World trade changed with railroads and steamships in the 19th century. Railroads moved goods in bulk fast and cheaply, more efficient with brief stops: the reason for grain elevators. Commodity markets and standardization were needed.

China as a sea power peaked with admiral Zheng He in massive ships sent as far as Africa. Then the Ming dynasty required ships to stay close to home. Smaller ships were used to carry silk and porcelain for cotton and indigo. Coal became available in Europe, ending shortages for cooking and heating.

Columbus (L1307), turned down by Portugal when Dias rounded the Cape of Good Hope. He reached the Bahamas 33 days after leaving the Canary Islands. In four voyages he spent a lot of time in Jamaica, Hispaniola, and Cuba.

Most farming was near subsistence, usually with no more than 20% of the crop to sell and then local trading was better. London worked because there was efficient farming nearby and water transportation. Paris was more difficult to supply. Cairo on the Nile and Istanbul between the Mediterranean and Black Sea worked as major cities. Beijing had to build extensive canals to ship rice grown further south.

European settlement in the Americas required the ability to market cash crops back to Europe; self-sufficiency was inefficient and most farmers started out in debt. Efficient shipping, stopping piracy, and limited ship time in port were useful. This worked for tobacco, a single product where pricing and ship were efficient. The goods shipped back to the colonies were more difficult. “Somewhere between 1 million and 2 million Europeans came to the New World between 1500 and 1800; by contrast, over 8 million Africans came via the slave trade” (L1444), but the Europeans had a high birth rate. Major exports were sugar, tobacco, and coffee; more so than furs. Migration usually meant land, after indentured servitude for the poor; elites got a lot of land.

Review of British East India Co. through employee Stamford Raffles, conquering Java and founding Singapore, where he created a government system, then emphasizing intra-Asian trade. Shanghai became a major trade center, including opium to China. Indonesia also became a trading center used for the advantage of the Dutch. India would have 85% of Asia’s railroad network by 1910, to benefit British interests, while Indians paid taxes to help pay for it. The benefits went to the British military able to move troops quickly, investors, and steelmakers.

There were many instances of coerced labor throughout the colonial rule: by Britain in India and elsewhere in Asia, the Spanish in Mexico, like coffee-growing in Mayan regions. The process of shipping coffee to New York and US processing at L1740, including final processing in Toledo, Ohio, then by train to retailers.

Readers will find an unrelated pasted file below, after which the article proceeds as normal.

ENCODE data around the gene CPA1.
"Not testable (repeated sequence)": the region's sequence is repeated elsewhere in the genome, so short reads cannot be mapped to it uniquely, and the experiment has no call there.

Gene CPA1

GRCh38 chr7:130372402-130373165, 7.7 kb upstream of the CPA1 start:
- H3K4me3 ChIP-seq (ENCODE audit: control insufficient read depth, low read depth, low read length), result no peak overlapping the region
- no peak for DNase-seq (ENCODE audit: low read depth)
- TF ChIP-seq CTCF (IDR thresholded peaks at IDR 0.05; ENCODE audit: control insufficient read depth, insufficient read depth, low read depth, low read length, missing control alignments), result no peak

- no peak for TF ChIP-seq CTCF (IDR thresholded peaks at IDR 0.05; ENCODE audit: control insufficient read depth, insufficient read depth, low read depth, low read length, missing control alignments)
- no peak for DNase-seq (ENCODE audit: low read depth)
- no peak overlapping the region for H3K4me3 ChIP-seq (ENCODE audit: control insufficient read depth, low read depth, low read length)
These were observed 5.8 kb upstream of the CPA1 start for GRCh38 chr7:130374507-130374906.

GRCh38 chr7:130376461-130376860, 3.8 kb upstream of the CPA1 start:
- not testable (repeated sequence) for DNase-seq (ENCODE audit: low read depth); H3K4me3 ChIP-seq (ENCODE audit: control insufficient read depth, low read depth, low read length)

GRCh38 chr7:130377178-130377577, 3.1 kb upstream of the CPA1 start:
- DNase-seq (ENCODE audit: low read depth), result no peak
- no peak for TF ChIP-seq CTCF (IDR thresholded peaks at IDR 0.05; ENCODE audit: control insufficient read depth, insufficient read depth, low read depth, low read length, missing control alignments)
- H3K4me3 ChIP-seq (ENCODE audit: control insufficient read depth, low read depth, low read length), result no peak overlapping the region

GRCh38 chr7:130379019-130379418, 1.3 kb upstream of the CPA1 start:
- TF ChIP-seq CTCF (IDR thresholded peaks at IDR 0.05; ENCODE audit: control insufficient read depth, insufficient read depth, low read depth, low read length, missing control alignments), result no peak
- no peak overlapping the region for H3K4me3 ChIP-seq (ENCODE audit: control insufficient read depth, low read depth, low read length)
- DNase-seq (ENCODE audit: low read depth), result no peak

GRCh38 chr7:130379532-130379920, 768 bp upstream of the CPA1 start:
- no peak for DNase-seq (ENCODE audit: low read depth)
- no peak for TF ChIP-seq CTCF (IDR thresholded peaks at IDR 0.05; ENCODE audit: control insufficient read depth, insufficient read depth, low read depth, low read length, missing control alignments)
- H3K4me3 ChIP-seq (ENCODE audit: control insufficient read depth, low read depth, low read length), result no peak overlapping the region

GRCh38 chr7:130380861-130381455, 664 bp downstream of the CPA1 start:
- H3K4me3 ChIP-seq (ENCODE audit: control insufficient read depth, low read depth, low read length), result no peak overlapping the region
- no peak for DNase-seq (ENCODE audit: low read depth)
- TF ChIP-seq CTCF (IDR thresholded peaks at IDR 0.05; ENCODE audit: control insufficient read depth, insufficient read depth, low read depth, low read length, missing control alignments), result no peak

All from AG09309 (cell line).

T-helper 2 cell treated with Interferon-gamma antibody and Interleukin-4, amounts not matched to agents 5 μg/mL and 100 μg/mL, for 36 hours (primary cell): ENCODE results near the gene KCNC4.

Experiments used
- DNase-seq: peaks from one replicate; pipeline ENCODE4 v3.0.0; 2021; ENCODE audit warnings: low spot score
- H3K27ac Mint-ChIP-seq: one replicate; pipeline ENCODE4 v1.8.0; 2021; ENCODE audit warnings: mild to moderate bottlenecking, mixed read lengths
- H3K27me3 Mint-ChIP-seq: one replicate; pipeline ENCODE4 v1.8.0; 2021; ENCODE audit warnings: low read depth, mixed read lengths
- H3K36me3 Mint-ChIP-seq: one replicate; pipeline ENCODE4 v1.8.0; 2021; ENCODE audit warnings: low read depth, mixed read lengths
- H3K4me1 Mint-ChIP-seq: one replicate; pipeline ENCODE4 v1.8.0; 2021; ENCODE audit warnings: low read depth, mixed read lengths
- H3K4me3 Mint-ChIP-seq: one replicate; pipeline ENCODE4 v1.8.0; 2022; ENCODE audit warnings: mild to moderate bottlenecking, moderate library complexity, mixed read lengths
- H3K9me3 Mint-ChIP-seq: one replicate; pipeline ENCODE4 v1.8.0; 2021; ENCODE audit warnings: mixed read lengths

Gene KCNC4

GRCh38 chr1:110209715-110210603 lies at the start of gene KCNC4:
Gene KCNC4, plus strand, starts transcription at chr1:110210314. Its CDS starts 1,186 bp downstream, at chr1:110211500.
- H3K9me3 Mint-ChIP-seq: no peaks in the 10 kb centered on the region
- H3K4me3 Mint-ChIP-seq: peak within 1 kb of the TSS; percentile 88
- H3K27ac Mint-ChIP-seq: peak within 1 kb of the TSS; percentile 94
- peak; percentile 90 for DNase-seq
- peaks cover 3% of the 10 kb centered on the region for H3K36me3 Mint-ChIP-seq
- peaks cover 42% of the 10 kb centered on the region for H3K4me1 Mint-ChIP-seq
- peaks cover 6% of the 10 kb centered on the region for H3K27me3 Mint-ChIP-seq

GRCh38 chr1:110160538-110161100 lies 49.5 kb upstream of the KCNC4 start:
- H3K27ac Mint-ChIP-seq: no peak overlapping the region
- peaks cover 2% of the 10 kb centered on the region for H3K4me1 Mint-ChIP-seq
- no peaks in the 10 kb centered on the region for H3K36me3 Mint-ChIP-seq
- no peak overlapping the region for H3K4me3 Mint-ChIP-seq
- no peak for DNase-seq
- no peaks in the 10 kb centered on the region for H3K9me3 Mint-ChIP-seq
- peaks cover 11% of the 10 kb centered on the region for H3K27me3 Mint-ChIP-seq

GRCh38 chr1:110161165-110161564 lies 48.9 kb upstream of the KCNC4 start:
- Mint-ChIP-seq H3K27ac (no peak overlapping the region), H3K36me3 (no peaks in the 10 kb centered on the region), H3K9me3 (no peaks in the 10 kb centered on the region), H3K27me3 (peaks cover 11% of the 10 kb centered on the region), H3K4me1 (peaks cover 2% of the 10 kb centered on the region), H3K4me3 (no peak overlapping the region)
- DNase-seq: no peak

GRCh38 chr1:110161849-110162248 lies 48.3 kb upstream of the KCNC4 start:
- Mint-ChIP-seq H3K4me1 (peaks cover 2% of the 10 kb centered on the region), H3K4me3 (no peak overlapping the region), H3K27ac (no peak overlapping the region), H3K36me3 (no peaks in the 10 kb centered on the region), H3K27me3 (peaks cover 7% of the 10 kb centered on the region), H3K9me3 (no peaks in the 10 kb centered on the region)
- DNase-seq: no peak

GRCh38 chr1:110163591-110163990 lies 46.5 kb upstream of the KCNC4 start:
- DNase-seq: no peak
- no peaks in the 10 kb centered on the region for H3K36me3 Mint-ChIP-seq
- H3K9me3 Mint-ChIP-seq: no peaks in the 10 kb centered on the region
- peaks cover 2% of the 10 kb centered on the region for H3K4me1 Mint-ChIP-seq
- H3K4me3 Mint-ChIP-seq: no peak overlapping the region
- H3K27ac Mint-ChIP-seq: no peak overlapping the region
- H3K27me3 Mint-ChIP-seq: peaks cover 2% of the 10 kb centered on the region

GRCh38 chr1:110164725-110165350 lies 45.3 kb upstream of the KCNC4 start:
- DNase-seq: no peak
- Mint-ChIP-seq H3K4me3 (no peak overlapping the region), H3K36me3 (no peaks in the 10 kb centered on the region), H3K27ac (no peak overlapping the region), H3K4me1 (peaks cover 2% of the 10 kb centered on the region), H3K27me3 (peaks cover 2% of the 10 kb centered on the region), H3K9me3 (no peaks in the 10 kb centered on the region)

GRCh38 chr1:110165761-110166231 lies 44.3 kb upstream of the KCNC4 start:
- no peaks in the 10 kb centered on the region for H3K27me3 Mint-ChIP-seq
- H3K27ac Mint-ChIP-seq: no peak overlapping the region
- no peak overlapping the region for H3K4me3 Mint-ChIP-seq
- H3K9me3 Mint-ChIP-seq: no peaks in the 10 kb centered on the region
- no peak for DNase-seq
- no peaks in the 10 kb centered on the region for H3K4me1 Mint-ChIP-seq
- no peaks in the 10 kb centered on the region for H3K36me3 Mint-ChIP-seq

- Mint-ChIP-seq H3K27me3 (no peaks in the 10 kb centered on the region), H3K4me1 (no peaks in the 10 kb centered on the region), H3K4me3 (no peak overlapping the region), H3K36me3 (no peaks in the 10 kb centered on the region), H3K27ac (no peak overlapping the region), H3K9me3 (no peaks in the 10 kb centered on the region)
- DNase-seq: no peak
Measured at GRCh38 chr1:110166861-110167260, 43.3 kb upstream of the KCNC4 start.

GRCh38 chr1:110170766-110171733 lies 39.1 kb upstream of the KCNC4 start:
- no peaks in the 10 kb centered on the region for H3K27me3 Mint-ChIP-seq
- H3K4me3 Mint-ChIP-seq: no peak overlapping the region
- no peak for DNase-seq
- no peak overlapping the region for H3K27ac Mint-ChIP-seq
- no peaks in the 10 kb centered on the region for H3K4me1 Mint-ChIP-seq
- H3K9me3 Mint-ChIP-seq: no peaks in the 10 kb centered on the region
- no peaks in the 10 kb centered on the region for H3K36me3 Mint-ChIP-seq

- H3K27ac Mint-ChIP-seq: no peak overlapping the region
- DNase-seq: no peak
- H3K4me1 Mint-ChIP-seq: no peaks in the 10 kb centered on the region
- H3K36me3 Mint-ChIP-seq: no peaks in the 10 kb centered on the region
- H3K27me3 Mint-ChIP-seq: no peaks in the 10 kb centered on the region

Chapter 3: The Economic Culture of Drugs, defined as products to produce an altered state, maybe for medicinal or religious reasons. Whether considered drugs or not, coffee, tea, tobacco, and sugar were the most important trade goods for three centuries. Most drug foods like coffee (Ethiopia) were indigenous to specific places, then produced in distant places becoming European colonies. They moved from aristocrat luxuries to common necessities as prices fell. Only tea remained in Asia (including Dutch Java in 1827 and British Ceylon in 1877). Coca (when turned into cocaine in the 19th century) and opium were real drugs and had real addiction affects, outlawed in the 20th century.

The cacao bean was turned into chocolate by the Olmecs then Mayas. In Spain chocolate as a drink with added sugar, cinnamon, and vanilla and cacao became a major Spanish export good, then became a plantation good around Spanish and Portuguese colonies. Coffee as a beverage probably started around 1400 in Mocha, then around the Muslim world by 1500 and the start of the café. Haiti was a big coffee producer until the rebellion of the slaves who then refused to grow coffee. Coffee was grown in Brazil.

The Arabs became sugar cultivators, with Venice dominating the European sugar trade in the Middle Ages. The Portuguese grew sugar using slaves on Atlantic islands, then Brazil. Major crops from India became rice, cotton, indigo, and opium.

Chapter 4: Transplanting: Commodities in World Trade. Potatoes were fed to Andean miners, ergo slave food. It worked in Ireland because it was easy to grow, store and survive attacks. They can be harvested or left until later, with high nutrition per acre. Gold beginning with the California goldrush in 1849 increased the money supply. Guano became valuable, increasing yields without expensive labor, then lost to synthetic fertilizers. Coffee shifted from Muslims to European colonies. Sugar was brought to the New World, using mass slavery. Rubber trees smuggled from Brazil to British tropical colonies. McCormick’s reaper made freehold family farming profitable. Cotton became the global standard with mechanization of spinning and weaving.

Specialization works against biodiversity, making ecosystems sensitive to external shocks. Mechanization and specialization make the labor theory of value difficult to defend.

By 1700 about 300,000 Portuguese hugged the coast of Brazil relying on natives farming native crops and sugar using slaves, a predatory and hierarchical society. Slaves replaced the indigenous Tupi people. Livestock was brought from Europe and all of this meant clearing the Atlantic Forest. Then coffee started at the end of the 18th century. “All animals and plants exist for the plunder” (L2531).

South American rubber tress were planted in Kew Garden, then transplanted to British Malaya. Charles Goodyear discovered the vulcanization process in 1839. The Dutch planted trees in Indonesia.